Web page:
Talks on taking over Murdoch's stake in TV company fail over price, but wide-open share register unlikely to last

I hear two hedge funds - Texas Pacific Group (TPG) and Kohlberg Kravis Roberts (KKR) - looked at taking over Rupert Murdoch's 43 per cent stake in Sky Television, but talks failed over the price.

In the end the shares went to various shareholder interests for $4.80 - a 7 per cent discount to the market price, effectively increasing New Zealanders' stake in the firm.

TPG is a key player in TV3 owner MediaWorks, with Oaktree Capital Management and Ironbridge Capital. But what would be the logic of a hedge fund or private equity buying into Sky? There would be no obvious exit strategy for such an entity and the stock looks more like a utility than a growth stock.

But I cannot help but feel that the wide-open share register for Sky TV will not be permanent and a trade cornerstone investor will emerge.


One name that stirs interest in media circles is Gina Rinehart, who has a big stake in Fairfax and the Australian Ten Network.

The question is whether Rinehart - who has attracted controversy for trying to get access to the emails of a Fairfax journalist who wrote her biography - is interested in media as a financial investment or because she would like to influence the information flow.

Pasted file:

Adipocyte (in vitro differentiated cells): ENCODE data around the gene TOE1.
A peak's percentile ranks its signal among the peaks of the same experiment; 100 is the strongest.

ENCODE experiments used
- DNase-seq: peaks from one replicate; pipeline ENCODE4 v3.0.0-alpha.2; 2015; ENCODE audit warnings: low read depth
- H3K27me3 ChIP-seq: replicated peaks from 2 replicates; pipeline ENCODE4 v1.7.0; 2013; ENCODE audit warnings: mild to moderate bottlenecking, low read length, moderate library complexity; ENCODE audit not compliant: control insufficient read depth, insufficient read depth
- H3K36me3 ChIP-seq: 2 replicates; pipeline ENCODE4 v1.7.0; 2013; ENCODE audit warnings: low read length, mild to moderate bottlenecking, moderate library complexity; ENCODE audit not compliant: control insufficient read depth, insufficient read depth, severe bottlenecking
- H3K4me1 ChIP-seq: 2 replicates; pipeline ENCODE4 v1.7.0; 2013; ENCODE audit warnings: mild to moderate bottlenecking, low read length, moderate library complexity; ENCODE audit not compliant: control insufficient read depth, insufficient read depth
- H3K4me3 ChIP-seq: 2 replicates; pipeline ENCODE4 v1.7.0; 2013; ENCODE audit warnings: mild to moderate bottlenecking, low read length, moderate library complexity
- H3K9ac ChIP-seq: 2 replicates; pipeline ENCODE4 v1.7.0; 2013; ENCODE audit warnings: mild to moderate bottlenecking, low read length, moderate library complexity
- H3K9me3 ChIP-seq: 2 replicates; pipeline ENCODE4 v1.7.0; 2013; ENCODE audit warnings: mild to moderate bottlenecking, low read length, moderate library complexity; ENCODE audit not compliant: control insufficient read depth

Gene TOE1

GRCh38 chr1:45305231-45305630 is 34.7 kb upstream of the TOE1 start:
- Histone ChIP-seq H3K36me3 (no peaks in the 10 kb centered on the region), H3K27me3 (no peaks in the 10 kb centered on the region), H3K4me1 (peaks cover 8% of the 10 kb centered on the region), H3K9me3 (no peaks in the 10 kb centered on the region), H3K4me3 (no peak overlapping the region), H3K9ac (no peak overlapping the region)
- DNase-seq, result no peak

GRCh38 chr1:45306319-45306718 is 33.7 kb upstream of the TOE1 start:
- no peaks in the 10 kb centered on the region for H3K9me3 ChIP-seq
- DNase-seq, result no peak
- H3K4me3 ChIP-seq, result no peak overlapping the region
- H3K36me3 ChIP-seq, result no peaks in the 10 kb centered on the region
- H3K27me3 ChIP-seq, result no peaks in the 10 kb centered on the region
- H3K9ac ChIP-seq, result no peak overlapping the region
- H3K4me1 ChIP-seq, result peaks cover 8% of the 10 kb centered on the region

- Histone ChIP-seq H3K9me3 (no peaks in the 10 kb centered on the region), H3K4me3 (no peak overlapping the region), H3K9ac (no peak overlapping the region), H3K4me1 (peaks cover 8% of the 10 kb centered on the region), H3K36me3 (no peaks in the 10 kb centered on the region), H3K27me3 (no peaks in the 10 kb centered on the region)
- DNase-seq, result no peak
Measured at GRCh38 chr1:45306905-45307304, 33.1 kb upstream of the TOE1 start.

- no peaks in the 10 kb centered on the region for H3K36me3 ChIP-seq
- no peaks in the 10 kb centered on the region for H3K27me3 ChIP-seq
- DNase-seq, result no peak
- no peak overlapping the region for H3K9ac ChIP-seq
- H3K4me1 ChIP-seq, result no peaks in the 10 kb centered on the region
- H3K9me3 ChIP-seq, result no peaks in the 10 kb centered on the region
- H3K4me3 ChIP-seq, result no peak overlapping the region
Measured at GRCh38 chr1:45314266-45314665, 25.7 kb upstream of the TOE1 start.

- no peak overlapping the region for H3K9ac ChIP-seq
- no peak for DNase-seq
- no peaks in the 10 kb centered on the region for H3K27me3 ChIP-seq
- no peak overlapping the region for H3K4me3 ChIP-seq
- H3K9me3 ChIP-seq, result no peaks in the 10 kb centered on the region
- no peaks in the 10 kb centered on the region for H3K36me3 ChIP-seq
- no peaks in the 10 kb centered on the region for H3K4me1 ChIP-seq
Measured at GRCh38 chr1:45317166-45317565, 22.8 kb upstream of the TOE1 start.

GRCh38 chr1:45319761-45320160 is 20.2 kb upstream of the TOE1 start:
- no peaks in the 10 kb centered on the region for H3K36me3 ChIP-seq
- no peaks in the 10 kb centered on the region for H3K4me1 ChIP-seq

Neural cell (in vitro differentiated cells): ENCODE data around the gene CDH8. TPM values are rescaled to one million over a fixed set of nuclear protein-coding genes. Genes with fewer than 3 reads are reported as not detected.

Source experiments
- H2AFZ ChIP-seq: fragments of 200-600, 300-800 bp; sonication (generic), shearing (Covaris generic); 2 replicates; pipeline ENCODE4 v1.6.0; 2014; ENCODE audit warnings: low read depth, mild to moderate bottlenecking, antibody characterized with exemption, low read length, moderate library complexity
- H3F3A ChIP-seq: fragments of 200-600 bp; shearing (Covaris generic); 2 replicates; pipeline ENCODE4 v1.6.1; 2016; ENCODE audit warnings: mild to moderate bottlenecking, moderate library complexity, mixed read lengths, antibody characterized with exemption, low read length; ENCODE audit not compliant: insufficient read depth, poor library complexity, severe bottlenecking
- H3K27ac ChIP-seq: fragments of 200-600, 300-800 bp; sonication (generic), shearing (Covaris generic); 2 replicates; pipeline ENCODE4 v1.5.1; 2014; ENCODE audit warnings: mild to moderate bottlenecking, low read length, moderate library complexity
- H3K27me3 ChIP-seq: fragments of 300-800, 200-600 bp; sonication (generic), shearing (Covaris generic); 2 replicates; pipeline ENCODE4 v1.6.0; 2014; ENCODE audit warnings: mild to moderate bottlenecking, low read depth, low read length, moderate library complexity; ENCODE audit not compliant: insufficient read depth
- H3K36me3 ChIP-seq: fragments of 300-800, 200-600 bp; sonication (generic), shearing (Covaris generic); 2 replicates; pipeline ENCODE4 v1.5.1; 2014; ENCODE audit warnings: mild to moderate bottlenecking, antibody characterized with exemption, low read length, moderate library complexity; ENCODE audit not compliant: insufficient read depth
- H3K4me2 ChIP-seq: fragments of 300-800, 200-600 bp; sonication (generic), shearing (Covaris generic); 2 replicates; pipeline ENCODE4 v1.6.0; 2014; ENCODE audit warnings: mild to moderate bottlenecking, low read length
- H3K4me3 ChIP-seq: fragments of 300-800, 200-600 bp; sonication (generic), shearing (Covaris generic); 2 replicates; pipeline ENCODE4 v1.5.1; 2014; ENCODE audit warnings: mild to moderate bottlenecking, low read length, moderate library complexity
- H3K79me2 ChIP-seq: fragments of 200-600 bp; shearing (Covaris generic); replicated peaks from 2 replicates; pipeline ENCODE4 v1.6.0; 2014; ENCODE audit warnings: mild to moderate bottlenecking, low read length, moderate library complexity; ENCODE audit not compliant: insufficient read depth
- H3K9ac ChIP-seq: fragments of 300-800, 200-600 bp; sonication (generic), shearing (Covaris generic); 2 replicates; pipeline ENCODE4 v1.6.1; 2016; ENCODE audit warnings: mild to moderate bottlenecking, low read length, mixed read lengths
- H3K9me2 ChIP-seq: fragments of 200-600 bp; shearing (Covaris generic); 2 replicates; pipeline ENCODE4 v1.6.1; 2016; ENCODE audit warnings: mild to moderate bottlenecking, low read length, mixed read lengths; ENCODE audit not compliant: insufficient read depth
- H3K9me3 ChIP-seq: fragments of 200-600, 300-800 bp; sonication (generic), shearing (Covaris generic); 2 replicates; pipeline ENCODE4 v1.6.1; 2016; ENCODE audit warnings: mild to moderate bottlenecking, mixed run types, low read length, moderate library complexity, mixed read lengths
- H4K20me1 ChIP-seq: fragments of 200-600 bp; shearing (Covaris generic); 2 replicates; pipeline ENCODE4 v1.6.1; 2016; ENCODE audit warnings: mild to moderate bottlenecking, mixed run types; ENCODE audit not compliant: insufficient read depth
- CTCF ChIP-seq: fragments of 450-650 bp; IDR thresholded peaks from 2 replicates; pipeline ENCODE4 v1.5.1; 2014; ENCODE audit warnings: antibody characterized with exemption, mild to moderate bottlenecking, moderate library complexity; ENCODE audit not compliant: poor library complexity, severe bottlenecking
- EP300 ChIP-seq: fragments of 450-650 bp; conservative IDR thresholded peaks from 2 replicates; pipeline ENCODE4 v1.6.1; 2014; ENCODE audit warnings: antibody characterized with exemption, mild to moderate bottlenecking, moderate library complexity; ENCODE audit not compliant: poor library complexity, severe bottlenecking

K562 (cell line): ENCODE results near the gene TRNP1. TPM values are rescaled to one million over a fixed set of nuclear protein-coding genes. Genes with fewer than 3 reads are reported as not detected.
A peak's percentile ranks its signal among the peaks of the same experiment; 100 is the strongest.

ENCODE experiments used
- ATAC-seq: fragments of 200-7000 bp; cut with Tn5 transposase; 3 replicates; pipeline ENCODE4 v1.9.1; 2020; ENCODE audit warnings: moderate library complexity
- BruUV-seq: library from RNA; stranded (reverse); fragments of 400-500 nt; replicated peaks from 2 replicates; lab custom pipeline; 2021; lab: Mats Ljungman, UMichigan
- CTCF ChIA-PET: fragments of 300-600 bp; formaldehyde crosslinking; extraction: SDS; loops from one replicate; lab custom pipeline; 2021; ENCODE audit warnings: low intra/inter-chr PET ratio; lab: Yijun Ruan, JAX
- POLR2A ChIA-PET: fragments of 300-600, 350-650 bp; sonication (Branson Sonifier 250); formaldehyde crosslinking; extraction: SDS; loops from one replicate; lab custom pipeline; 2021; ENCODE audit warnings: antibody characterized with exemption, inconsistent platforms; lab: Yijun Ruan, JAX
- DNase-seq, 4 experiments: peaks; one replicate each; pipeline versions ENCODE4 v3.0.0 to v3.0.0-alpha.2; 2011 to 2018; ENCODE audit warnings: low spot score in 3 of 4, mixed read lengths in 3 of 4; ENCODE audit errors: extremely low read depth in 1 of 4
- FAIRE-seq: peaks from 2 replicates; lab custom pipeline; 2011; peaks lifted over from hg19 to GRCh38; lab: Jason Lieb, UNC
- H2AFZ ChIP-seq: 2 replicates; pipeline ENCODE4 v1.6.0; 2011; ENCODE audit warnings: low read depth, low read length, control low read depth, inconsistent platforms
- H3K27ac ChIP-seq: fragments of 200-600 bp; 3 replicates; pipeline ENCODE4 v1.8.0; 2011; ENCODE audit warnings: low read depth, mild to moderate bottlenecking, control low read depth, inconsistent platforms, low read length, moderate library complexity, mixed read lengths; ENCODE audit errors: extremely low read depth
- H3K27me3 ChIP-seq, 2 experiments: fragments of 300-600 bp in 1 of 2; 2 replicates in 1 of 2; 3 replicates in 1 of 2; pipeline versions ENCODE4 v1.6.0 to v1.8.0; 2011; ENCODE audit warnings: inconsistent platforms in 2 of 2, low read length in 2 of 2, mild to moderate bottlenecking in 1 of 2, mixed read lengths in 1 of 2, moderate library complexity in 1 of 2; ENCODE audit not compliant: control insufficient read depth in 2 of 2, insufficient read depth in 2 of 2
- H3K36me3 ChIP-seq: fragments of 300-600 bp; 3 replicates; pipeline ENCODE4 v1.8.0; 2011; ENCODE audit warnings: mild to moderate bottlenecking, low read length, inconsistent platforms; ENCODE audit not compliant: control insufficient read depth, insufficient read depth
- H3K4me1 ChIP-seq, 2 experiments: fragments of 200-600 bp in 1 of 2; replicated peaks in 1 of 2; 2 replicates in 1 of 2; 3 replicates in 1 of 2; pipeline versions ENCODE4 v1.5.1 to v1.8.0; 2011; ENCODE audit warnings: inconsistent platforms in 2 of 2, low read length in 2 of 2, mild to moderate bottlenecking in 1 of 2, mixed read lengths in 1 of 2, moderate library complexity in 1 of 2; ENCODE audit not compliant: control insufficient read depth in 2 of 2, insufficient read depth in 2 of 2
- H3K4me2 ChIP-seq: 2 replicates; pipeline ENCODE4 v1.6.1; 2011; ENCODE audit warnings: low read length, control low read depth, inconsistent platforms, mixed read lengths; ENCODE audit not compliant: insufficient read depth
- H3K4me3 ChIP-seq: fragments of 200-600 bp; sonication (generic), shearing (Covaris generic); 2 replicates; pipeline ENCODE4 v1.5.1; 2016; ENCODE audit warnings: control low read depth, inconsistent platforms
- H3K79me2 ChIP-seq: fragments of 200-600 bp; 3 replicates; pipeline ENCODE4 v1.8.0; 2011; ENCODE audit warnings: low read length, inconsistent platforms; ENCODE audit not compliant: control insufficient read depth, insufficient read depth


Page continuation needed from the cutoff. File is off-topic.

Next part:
Twitter pub
I got caught up this week in a Twitter debate about the rights and wrongs of media tweeting plugs for free meals, and whether these plugs should attract the #ad hashtag which identifies them as advertising.

One tweeter believed legal obligations that affect publishers, such as the laws of libel, could not apply and that social media was akin to people having a chat over a beer at the pub. But given that that person had more than 3100 followers, you would have to say the pub conversation would have to be held at a big booze barn.

If tweeters are confident they are outside the law and have views about the ethics of wealthy businessmen they could test out the theory by letting rip online.

Small world
New Zealand is such a small world. I'm always interested in who knows who, but I never had any idea that the television media commentator Therese Arseneau is the partner of the Solid Energy former chief executive Don Elder.

For quite some time Christchurch academic Arseneau has been popular for political commentary on TVNZ and TV3.

I am told that Arseneau, a political scientist and fellow at Canterbury University, is mulling over the controversy concerning Elder and whether it limits demand for her political skills on television.

Two important news gatherers face different versions of a media revolution - and they have taken different roads to find new leaders.

APN News & Media is looking for ways to monetise digital content while state broadcaster Radio New Zealand is battling more competition as the Government turns its back on public broadcasting.

APN - publisher of the Herald - is getting over a rocky patch that saw a fall in its share price. It has hired executive search company Heidrick and Struggles to find potential replacements for chief executive Brett Chenoweth, who stepped down last month.

The departure of Chenoweth and several directors followed a revolt by shareholders Independent News & Media and Allan Gray - who when combined held more than 50 per cent of the company.

They objected to the company's strategy and a prospective share issue that would have diluted their stakes.